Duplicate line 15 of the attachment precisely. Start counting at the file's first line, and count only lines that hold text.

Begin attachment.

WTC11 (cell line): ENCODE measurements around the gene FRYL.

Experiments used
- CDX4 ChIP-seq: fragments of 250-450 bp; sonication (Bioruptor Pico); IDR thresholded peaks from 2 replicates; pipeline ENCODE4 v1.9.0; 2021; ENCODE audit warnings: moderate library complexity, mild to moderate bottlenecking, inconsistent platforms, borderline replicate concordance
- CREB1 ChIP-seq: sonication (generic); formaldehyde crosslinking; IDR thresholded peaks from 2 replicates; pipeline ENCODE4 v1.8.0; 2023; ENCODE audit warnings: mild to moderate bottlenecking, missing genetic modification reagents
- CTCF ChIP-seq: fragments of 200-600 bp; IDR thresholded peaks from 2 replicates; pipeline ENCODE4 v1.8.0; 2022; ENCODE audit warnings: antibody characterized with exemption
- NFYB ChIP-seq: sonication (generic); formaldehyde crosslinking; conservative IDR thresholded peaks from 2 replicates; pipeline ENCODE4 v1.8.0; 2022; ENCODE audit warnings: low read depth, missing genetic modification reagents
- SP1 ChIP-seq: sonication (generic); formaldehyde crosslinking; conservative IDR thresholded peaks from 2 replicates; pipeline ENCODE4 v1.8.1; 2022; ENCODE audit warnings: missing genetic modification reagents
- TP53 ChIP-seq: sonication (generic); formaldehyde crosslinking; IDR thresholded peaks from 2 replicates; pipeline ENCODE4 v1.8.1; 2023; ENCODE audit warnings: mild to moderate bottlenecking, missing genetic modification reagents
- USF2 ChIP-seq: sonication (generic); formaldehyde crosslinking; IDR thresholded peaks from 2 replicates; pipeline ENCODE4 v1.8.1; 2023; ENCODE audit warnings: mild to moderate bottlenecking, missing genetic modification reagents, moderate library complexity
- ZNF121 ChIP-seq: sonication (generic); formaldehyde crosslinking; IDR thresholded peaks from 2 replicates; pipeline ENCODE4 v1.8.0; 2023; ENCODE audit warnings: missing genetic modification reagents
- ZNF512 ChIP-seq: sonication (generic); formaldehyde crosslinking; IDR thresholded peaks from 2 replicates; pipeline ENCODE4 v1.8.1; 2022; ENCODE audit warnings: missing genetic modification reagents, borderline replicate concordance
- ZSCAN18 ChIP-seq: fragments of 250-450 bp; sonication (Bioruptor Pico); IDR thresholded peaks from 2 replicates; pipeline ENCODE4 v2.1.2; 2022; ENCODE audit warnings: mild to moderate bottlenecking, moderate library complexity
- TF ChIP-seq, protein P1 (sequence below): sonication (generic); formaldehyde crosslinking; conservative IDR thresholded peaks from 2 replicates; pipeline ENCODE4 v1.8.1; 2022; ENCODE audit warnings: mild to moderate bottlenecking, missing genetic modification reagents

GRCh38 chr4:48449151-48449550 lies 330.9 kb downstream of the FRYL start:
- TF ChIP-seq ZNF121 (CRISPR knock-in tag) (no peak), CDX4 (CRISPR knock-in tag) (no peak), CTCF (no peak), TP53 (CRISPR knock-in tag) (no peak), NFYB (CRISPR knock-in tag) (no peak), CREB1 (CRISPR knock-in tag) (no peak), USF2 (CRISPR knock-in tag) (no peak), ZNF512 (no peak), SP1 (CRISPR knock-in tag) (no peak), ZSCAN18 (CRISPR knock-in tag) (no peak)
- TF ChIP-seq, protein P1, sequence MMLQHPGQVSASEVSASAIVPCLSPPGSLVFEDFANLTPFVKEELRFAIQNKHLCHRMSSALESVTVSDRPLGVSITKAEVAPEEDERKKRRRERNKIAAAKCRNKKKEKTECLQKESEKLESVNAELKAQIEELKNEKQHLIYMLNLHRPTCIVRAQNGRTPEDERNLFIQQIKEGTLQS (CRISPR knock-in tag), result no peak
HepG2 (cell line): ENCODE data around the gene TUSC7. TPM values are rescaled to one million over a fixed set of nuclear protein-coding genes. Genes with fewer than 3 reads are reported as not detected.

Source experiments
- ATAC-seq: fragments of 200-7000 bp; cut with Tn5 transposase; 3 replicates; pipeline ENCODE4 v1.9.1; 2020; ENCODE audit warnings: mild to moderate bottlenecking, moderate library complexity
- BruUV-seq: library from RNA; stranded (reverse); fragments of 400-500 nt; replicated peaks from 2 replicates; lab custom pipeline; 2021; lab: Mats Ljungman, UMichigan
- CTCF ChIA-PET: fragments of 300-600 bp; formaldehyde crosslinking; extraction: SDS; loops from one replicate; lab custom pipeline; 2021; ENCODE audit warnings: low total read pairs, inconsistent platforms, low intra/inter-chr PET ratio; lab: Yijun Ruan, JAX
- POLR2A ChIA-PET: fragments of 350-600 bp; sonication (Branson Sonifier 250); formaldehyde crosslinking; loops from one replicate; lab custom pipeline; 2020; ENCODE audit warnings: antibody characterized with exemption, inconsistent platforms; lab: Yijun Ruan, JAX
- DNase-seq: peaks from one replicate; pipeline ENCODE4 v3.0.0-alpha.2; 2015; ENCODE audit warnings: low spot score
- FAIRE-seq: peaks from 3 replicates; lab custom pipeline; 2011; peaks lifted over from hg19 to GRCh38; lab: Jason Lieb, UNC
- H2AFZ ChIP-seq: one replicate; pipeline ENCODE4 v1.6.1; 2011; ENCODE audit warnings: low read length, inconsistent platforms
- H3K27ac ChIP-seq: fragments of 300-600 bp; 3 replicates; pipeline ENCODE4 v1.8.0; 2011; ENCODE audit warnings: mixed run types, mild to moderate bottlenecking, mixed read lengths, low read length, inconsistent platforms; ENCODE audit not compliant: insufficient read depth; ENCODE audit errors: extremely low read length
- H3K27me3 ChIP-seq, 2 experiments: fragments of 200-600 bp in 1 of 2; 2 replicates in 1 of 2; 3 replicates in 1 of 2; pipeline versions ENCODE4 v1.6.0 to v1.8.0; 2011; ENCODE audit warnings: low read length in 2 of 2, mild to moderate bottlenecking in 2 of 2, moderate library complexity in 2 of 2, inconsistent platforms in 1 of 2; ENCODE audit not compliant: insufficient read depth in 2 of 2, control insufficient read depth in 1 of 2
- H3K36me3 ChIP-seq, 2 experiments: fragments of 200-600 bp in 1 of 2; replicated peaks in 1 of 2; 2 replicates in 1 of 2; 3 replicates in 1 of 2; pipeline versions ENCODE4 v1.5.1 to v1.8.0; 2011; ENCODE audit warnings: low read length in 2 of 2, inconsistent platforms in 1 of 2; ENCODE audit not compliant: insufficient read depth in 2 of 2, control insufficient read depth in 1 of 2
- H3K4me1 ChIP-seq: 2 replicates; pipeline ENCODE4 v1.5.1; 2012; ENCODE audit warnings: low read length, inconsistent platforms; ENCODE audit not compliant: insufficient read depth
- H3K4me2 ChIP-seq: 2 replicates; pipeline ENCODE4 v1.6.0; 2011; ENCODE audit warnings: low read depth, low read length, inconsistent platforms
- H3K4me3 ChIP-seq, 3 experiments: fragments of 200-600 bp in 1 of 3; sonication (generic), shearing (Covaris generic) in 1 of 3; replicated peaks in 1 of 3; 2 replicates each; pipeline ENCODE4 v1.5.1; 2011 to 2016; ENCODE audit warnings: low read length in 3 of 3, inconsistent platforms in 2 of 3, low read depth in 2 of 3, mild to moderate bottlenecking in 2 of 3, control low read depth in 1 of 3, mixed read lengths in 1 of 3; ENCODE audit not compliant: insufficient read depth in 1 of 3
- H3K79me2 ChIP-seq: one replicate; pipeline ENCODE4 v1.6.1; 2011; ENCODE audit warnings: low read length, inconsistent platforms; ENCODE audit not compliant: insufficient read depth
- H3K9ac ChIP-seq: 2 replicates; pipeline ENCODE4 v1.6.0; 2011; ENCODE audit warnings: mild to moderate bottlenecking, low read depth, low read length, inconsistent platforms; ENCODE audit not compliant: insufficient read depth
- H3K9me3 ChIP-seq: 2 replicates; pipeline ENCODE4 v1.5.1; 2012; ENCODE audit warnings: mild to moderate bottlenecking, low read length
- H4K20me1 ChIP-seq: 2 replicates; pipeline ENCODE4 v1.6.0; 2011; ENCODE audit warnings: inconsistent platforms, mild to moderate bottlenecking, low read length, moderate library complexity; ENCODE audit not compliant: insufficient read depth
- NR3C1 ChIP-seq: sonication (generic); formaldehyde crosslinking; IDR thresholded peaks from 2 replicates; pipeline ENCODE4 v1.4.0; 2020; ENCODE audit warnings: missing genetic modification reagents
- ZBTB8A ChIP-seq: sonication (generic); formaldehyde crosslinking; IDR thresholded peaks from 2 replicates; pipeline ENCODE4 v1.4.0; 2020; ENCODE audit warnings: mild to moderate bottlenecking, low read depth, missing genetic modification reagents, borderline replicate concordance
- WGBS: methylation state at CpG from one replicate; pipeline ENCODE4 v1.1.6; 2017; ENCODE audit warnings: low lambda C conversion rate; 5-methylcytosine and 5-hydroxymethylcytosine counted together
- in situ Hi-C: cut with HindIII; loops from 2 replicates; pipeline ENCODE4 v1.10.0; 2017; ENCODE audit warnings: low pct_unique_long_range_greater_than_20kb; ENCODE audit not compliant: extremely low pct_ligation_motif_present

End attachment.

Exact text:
- TF ChIP-seq ZNF121 (CRISPR knock-in tag) (no peak), CDX4 (CRISPR knock-in tag) (no peak), CTCF (no peak), TP53 (CRISPR knock-in tag) (no peak), NFYB (CRISPR knock-in tag) (no peak), CREB1 (CRISPR knock-in tag) (no peak), USF2 (CRISPR knock-in tag) (no peak), ZNF512 (no peak), SP1 (CRISPR knock-in tag) (no peak), ZSCAN18 (CRISPR knock-in tag) (no peak)